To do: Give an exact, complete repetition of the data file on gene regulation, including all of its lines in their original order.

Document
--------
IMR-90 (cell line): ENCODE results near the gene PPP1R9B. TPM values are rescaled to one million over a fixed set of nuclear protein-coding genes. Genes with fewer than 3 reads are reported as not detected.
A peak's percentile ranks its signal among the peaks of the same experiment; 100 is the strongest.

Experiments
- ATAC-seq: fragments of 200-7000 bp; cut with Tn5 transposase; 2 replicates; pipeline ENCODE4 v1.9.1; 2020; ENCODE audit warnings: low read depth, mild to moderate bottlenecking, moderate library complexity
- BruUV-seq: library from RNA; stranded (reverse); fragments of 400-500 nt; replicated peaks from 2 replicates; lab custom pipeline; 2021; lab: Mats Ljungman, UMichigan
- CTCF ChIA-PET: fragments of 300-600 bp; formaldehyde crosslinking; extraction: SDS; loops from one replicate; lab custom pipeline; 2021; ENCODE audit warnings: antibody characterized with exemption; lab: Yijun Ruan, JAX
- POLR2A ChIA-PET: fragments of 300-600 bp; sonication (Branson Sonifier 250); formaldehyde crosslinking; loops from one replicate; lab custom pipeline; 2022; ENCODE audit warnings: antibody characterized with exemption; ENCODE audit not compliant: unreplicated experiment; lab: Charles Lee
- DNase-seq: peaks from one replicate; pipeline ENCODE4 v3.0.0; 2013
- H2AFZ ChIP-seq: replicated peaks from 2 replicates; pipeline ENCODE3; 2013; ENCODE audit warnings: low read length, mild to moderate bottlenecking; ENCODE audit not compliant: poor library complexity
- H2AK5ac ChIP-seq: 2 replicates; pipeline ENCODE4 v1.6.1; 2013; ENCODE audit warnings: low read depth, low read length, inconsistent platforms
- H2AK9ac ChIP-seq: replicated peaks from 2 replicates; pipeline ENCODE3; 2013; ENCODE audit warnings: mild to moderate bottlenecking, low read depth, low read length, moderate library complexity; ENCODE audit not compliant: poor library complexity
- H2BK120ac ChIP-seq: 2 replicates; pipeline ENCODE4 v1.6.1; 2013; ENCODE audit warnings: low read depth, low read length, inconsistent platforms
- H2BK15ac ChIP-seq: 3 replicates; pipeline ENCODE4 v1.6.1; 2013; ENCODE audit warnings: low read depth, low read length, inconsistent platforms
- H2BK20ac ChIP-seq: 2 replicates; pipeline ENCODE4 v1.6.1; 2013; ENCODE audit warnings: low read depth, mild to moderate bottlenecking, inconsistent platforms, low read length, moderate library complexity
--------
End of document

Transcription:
IMR-90 (cell line): ENCODE results near the gene PPP1R9B. TPM values are rescaled to one million over a fixed set of nuclear protein-coding genes. Genes with fewer than 3 reads are reported as not detected.
A peak's percentile ranks its signal among the peaks of the same experiment; 100 is the strongest.

Experiments
- ATAC-seq: fragments of 200-7000 bp; cut with Tn5 transposase; 2 replicates; pipeline ENCODE4 v1.9.1; 2020; ENCODE audit warnings: low read depth, mild to moderate bottlenecking, moderate library complexity
- BruUV-seq: library from RNA; stranded (reverse); fragments of 400-500 nt; replicated peaks from 2 replicates; lab custom pipeline; 2021; lab: Mats Ljungman, UMichigan
- CTCF ChIA-PET: fragments of 300-600 bp; formaldehyde crosslinking; extraction: SDS; loops from one replicate; lab custom pipeline; 2021; ENCODE audit warnings: antibody characterized with exemption; lab: Yijun Ruan, JAX
- POLR2A ChIA-PET: fragments of 300-600 bp; sonication (Branson Sonifier 250); formaldehyde crosslinking; loops from one replicate; lab custom pipeline; 2022; ENCODE audit warnings: antibody characterized with exemption; ENCODE audit not compliant: unreplicated experiment; lab: Charles Lee
- DNase-seq: peaks from one replicate; pipeline ENCODE4 v3.0.0; 2013
- H2AFZ ChIP-seq: replicated peaks from 2 replicates; pipeline ENCODE3; 2013; ENCODE audit warnings: low read length, mild to moderate bottlenecking; ENCODE audit not compliant: poor library complexity
- H2AK5ac ChIP-seq: 2 replicates; pipeline ENCODE4 v1.6.1; 2013; ENCODE audit warnings: low read depth, low read length, inconsistent platforms
- H2AK9ac ChIP-seq: replicated peaks from 2 replicates; pipeline ENCODE3; 2013; ENCODE audit warnings: mild to moderate bottlenecking, low read depth, low read length, moderate library complexity; ENCODE audit not compliant: poor library complexity
- H2BK120ac ChIP-seq: 2 replicates; pipeline ENCODE4 v1.6.1; 2013; ENCODE audit warnings: low read depth, low read length, inconsistent platforms
- H2BK15ac ChIP-seq: 3 replicates; pipeline ENCODE4 v1.6.1; 2013; ENCODE audit warnings: low read depth, low read length, inconsistent platforms
- H2BK20ac ChIP-seq: 2 replicates; pipeline ENCODE4 v1.6.1; 2013; ENCODE audit warnings: low read depth, mild to moderate bottlenecking, inconsistent platforms, low read length, moderate library complexity